As presidential candidates in Afghanistan urge President Ashraf Ghani to step down before his mandate ends on May 22, Pakistani officials say the country will “respect Afghan nation’s decision” and will engage with anyone at the helm of affairs in Kabul.
A council of 12 presidential candidates has said that if President Ghani wanted to stay after May 22 then he should withdraw from the election race. The elections are scheduled to be held on September 28.
Afghanistan’s Supreme Court last month ruled Ghani could stay as long as the new elections were not held. Several opposition leaders had criticised the court’s verdict. The elections were originally scheduled for April and then in July, but were postponed.
Ghani had taken office in 2014 at the head of a National Unity government that also included his rival, Dr Abdullah Abdullah, amid allegations of massive rigging. Abdullah had refused to accept the results.
The US had to step in to end the controversy and the then US secretary of state John Kerry brokered a power-sharing deal.
President Ghani seems in trouble as his rival candidates have joined hands to call for his resignation and handing over power to an interim set up.
Presidential spokesman Haroon Chakhansuri rejected the opposition’s call in a series of tweets.
“Any demand such as calling for the so-called caretaker government is extra-constitutional, and the government, as the guardian of the constitution, opposes such propositions. The proposed mechanisms by a number of presidential candidates have no legal basis,” Ghani’s spokesman said.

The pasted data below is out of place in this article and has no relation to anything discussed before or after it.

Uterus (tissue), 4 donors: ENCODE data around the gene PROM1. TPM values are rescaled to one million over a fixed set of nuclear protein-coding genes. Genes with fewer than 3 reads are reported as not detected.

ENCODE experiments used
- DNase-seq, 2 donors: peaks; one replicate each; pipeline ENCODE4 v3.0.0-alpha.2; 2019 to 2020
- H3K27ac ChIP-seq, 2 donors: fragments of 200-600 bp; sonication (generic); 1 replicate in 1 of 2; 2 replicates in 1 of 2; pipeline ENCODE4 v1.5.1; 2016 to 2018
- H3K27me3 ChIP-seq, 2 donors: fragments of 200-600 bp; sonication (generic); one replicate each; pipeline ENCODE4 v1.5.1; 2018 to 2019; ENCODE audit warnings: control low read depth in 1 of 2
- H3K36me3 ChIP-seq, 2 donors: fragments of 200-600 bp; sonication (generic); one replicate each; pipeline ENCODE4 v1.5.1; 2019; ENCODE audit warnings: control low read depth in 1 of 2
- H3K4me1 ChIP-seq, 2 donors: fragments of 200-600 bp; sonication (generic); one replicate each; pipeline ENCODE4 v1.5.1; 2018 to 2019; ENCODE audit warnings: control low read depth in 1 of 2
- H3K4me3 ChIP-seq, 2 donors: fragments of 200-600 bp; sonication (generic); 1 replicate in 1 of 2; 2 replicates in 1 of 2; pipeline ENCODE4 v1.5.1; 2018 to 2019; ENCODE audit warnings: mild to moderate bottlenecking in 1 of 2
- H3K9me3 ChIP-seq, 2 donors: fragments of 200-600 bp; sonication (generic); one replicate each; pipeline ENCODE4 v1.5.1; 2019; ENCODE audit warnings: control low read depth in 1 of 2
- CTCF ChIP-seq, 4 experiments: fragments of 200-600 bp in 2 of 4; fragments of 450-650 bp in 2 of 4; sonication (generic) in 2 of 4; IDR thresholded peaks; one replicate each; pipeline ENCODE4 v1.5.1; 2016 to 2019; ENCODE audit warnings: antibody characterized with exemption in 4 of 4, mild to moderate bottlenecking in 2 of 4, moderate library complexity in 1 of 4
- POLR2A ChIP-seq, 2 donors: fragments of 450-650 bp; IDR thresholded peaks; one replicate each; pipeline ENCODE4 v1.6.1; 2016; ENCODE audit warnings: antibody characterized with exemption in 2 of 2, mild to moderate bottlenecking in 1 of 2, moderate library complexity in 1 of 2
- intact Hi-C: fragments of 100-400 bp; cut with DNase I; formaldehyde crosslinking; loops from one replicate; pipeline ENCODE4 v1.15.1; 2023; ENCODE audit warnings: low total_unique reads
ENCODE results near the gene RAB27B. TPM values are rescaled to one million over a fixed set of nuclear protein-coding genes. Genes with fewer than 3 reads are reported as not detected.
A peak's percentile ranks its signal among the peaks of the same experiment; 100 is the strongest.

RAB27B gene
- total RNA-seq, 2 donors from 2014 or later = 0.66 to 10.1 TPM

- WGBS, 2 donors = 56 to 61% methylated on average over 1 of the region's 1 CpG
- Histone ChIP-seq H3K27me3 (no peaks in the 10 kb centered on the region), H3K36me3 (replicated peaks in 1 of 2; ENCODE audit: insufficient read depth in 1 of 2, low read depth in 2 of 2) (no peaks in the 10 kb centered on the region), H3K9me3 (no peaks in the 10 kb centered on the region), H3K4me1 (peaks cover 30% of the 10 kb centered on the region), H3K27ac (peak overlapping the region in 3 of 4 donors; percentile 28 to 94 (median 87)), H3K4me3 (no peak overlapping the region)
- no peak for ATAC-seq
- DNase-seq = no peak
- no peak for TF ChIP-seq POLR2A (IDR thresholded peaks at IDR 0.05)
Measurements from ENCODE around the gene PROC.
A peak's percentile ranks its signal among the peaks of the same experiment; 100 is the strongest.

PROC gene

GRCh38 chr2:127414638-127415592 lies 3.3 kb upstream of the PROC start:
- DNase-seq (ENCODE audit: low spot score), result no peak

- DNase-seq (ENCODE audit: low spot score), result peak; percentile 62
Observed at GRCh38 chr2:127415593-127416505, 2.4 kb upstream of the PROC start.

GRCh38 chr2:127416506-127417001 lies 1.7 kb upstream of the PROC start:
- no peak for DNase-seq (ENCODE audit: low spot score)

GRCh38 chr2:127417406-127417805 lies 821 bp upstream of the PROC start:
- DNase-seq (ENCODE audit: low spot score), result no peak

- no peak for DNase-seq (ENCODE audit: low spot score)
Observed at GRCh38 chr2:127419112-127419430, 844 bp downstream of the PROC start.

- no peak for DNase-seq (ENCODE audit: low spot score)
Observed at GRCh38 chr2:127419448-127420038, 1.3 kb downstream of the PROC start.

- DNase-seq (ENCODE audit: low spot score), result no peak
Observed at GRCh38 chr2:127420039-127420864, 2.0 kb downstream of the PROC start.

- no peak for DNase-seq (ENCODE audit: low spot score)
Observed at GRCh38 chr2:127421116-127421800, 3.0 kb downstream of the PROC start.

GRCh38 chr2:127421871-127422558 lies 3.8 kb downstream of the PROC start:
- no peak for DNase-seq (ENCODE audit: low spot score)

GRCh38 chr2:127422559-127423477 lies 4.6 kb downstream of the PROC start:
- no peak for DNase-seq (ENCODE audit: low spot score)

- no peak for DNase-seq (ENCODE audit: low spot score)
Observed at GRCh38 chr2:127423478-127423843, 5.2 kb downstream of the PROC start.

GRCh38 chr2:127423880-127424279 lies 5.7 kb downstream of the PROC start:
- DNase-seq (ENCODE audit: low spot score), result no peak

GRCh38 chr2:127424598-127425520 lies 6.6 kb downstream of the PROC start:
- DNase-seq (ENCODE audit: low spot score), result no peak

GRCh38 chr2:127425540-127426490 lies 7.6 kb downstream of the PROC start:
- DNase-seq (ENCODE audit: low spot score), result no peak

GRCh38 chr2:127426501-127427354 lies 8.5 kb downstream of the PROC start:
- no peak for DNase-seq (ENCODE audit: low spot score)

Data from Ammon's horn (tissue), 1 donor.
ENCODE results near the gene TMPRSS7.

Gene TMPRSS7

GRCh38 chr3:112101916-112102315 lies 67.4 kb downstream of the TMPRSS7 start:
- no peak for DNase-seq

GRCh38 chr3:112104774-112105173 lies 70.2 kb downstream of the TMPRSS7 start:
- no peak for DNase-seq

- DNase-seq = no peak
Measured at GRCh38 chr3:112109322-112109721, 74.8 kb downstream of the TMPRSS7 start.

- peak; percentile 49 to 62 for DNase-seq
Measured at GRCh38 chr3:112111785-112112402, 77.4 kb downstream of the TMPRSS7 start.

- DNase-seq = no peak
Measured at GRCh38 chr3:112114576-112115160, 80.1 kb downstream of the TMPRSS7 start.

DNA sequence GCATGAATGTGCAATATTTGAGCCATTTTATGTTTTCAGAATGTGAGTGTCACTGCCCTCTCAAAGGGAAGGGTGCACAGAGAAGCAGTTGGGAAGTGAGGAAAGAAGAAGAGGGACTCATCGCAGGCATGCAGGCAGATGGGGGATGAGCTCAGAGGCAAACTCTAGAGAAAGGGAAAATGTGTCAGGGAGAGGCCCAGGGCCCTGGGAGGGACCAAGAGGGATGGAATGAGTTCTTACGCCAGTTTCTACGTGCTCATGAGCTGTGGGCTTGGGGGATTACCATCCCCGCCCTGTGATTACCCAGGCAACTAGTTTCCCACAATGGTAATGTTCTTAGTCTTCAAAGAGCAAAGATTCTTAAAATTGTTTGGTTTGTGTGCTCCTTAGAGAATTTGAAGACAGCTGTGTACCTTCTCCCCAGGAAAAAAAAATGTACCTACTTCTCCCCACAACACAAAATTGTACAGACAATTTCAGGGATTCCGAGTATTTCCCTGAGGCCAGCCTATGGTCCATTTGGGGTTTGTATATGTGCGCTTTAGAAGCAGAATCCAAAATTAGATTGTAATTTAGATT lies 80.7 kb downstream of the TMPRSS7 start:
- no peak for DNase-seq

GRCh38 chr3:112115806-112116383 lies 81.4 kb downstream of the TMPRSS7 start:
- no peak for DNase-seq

He said that the Supreme Court was the highest authority to interpret the laws of the country and that no group or individual could interpret the law to their liking.
Pakistani officials said they were closely monitoring the fast emerging situation in Afghanistan.
“We would respect the Afghan nation’s decision for their future as we want them to take their destiny in their own hands,” a Pakistani official told Daily Times when asked about Pakistan’s approach towards the imminent political crisis in the neighbouring country, where Taliban have continued their attacks during Ramazan.
“Pakistan has no favourites in Afghanistan and believes in a truly Afghan owned Afghan-led process and solution and all necessary requirements to ensure this,” he said.
Islamabad’s policy to remain neutral in Afghanistan’s political affairs is a wise approach at a time when President Ghani’s recent contact with Prime Minister Imran Khan has raised hopes for normalising relations.
The much-publicized bilateral dialogue process the Afghanistan-Pakistan Action Plan for Peach and Solidarity or APAPPS has been facing a deadlock since November.
The joint working group on refugees met in Islamabad in November. Afghanistan has refused to hold meeting of the APAPPS unless Pakistan holds joint conferences of scholars in Islamabad and Kabul against the violence in Afghanistan.
Kabul wants Pakistani scholars issue a decree similar to Islamabad’s ‘Paigham-e-Pakistan’ that had declared suicide attacks in Pakistan as against Islam.
Pakistan insists it is ready to hold the ulema conference and has also suggested to Kabul to revive the APAPPS process.
President Ghani’s telephonic call to Prime Minister Imran Khan on May 5 ended the impasse of several months.
Foreign Minister Shah Mahmood Qureshi had visited Kabul in December and military and intelligence officials had established contacts in January, but then the Afghan side remained silent for five months.
However, the phone call revived the interaction.